The Nutrition Facts Label is part of the mandatory information needed on all food packaging. We see, however, that they are often ignored or commonly misunderstood by the public. Nutrition labels were intended to help consumers make quick, informed decisions about their food choices, but how do you expect others to use these nutrition labels if they never learned how to read them properly?
The following are simple guides to help you make the most out of the nutrition information provided. The serving size is where it lies. The very first step is to take a look at the serving size. A sample label is shown here. Starting here is important as all the information shown on the label will be reflective of that serving size. In this sample label, we see that the serving size is 1 cup, but the entire box of macaroni & cheese holds 2 cups (Servings Per Container). This basically means that if we ate 1 cup of this product, we will eat 250 calories, but eating the entire box will cause us to eat 500 calories (250 multiplied by 2).
Beneath the calories, we find total fat, saturated fat, trans fat, cholesterol, and sodium. These are the 5 nutrients you want to watch out for and limit in the diet. Be shy of the five. But don’t confuse this with the important nutrients such as fiber, Vitamin A, Vitamin C, calcium, and iron – the bottom five you need to survive. Get enough of these nutrients to meet your daily recommended needs. This brings up Percent Daily Values (%DV). What are these and how does one read them? If you take a look at the footnotes of the nutrition facts label, you’ll see that the %DV are recommended levels of intake, but based on a 2,000 calorie per day diet. The %DV basically helps you quickly determine if a serving of food is high or low in a nutrient. Remember this guide: 5% or less is low; 20% or more is high. The %DV allows you to compare different food products to see which one better meets your daily recommended allowances. Having 5% or lower of saturated fat would be a good thing, while having 5% or lower of dietary fiber may not be the best choice. Keep in mind that everyone’s dietary needs are different, but the %DV nevertheless serves as a good guide.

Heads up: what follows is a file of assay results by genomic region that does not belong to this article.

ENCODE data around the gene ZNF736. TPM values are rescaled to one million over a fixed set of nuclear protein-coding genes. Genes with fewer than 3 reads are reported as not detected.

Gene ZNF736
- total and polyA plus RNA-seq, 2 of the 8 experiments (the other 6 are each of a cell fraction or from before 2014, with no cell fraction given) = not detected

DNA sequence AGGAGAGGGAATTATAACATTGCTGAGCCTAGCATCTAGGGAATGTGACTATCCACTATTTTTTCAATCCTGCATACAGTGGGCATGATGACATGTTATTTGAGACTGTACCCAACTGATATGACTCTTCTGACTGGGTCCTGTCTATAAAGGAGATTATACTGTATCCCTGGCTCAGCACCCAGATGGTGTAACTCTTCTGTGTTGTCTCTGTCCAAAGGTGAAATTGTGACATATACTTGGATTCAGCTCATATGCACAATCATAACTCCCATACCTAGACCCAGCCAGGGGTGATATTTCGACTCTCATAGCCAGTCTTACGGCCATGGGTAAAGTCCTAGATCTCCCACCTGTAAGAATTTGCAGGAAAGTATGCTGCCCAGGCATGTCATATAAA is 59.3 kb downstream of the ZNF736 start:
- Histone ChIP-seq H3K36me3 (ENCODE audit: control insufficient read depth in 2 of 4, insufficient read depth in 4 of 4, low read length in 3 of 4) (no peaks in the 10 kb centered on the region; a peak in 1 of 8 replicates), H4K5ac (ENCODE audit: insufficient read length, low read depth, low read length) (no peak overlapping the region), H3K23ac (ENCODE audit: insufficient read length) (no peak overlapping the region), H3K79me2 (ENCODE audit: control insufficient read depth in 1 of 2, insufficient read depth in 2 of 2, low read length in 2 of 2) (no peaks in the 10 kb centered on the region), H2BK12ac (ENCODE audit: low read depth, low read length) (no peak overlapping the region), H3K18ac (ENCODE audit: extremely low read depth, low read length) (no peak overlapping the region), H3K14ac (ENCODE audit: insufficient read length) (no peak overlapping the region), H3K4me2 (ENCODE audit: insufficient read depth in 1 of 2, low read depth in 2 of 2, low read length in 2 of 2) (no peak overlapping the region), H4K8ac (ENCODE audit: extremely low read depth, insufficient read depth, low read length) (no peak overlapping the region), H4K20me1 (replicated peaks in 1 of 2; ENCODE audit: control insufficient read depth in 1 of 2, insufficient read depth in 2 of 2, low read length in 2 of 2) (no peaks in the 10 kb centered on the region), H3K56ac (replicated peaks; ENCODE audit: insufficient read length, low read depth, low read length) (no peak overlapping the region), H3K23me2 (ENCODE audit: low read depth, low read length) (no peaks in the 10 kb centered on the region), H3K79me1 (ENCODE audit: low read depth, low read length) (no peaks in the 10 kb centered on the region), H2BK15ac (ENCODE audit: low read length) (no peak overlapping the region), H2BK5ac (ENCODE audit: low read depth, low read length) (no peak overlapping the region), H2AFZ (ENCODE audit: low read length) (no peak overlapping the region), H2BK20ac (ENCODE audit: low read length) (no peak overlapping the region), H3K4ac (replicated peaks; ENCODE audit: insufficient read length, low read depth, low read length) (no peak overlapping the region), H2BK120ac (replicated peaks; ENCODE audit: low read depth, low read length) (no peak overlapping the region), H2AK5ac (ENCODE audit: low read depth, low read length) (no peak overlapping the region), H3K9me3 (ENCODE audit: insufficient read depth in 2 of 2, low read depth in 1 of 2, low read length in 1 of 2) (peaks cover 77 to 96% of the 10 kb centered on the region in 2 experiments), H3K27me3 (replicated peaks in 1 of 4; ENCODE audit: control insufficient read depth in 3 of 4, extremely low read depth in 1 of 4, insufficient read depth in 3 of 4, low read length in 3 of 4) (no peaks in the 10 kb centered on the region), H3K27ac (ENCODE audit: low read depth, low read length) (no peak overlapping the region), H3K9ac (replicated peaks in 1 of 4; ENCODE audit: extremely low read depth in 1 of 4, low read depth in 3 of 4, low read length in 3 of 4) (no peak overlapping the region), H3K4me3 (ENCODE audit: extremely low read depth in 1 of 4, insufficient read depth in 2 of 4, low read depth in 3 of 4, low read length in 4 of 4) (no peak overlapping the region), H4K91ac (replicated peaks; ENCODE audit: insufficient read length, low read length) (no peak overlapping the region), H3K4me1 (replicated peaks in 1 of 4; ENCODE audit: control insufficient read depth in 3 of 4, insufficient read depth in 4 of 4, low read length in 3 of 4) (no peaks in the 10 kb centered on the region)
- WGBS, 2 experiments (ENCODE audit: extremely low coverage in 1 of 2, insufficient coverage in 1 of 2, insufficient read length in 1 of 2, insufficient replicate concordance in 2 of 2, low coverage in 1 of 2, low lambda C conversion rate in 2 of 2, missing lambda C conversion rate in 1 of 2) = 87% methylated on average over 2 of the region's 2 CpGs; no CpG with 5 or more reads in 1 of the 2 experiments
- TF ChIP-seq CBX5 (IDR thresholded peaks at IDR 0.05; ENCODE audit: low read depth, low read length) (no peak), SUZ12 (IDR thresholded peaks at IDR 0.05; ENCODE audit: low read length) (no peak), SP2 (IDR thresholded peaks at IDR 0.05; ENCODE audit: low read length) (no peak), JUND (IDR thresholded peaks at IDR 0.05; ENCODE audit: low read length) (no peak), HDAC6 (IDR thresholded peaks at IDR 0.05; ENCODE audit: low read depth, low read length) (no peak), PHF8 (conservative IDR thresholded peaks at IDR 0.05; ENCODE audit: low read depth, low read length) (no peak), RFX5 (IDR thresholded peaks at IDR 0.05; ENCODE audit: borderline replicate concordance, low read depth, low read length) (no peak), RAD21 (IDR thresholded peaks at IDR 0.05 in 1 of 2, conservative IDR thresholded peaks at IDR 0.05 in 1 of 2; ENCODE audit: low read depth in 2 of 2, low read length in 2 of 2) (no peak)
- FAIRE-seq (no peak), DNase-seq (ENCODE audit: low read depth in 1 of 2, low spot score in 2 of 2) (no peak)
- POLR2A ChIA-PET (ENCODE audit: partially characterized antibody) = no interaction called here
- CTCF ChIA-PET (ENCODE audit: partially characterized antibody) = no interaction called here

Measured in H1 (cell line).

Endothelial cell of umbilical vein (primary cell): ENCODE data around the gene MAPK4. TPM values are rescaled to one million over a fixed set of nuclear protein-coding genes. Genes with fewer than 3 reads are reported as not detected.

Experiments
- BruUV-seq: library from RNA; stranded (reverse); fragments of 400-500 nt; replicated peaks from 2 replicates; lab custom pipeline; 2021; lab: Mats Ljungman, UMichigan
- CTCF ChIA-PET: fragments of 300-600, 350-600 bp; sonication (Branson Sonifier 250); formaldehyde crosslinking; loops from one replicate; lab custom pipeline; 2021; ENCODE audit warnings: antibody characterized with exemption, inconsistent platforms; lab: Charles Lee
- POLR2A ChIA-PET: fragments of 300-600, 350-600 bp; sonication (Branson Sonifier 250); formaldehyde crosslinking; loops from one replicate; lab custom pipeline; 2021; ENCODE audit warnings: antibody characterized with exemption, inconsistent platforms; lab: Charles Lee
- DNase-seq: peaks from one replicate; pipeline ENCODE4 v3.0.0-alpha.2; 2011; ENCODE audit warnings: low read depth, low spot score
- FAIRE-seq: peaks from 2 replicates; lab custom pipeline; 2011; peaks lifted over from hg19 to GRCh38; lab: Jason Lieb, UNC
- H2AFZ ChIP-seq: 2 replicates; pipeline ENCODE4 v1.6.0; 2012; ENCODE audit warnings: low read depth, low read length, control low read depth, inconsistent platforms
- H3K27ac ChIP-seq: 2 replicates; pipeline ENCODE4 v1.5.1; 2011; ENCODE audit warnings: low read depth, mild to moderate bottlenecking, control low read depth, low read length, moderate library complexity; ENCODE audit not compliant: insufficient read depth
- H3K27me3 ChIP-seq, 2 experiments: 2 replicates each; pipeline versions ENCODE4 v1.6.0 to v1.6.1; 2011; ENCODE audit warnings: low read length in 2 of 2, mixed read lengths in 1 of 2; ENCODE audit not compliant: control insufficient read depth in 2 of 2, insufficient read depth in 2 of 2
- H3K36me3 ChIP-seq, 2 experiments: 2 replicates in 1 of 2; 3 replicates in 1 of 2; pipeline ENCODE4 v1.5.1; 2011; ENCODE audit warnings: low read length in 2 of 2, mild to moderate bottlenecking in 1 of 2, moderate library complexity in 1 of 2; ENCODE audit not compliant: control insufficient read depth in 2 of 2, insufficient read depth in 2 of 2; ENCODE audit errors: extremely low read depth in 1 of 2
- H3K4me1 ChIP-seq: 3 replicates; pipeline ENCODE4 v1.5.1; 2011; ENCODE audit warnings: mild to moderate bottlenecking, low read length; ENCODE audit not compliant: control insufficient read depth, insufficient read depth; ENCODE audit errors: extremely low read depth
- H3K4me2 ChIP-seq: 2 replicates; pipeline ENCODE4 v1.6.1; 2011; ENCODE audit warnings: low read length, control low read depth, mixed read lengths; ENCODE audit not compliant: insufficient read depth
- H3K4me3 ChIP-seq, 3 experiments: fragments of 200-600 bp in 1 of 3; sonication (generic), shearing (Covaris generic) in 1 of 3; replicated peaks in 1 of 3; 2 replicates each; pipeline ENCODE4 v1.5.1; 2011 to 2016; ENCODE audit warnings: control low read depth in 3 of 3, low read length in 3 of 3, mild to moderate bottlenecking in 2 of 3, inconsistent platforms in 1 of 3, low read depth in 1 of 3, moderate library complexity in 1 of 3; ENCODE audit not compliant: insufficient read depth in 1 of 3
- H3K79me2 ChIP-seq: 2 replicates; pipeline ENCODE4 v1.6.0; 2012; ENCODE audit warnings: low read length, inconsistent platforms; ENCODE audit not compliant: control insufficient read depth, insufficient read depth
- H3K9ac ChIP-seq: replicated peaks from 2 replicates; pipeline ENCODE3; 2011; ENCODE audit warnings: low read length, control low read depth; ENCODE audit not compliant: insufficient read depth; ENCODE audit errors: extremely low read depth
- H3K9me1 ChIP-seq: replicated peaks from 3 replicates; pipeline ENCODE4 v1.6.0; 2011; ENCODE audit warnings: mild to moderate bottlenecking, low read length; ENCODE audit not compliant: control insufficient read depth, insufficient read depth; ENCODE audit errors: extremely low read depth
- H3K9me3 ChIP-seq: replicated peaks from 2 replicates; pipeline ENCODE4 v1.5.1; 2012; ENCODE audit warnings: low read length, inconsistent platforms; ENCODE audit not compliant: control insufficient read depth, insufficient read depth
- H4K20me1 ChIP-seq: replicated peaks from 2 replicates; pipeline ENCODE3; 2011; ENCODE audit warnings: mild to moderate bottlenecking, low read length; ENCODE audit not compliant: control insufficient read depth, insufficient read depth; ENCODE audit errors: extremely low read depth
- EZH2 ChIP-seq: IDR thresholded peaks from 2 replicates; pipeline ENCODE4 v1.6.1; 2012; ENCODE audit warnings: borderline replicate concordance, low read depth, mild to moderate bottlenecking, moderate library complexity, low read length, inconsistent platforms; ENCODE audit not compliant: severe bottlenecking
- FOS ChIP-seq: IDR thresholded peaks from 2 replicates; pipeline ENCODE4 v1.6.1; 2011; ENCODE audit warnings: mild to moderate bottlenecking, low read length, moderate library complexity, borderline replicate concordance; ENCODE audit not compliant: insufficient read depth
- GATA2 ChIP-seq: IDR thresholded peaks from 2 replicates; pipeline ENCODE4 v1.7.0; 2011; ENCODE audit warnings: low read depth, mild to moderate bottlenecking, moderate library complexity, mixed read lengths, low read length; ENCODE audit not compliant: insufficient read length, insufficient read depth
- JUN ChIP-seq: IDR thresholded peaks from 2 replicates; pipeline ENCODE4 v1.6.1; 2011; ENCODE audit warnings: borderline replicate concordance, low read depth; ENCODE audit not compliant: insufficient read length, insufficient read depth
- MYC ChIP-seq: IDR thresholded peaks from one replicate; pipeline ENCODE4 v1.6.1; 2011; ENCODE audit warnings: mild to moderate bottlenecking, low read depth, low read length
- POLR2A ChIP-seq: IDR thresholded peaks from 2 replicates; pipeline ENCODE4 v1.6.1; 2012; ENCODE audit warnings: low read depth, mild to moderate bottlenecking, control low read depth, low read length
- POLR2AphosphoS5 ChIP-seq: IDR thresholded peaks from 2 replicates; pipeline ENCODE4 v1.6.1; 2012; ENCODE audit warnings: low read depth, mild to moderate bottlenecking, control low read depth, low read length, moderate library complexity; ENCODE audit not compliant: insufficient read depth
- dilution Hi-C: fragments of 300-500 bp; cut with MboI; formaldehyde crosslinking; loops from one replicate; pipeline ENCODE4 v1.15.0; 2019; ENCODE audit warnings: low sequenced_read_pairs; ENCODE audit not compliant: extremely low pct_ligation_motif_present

So next time you’re at the store or checking out food packages, don’t ignore the nutrition facts! Take these easy steps to determine if that product is worth purchasing…and eating. Knowing how to the read the labels will not only help you be a keen shopper but a smart eater as well!
Feel free to check out the FDA website or other reputable resources for more information: http://www.fda.gov/Food/LabelingNutrition/ConsumerInformation/ucm078889.htm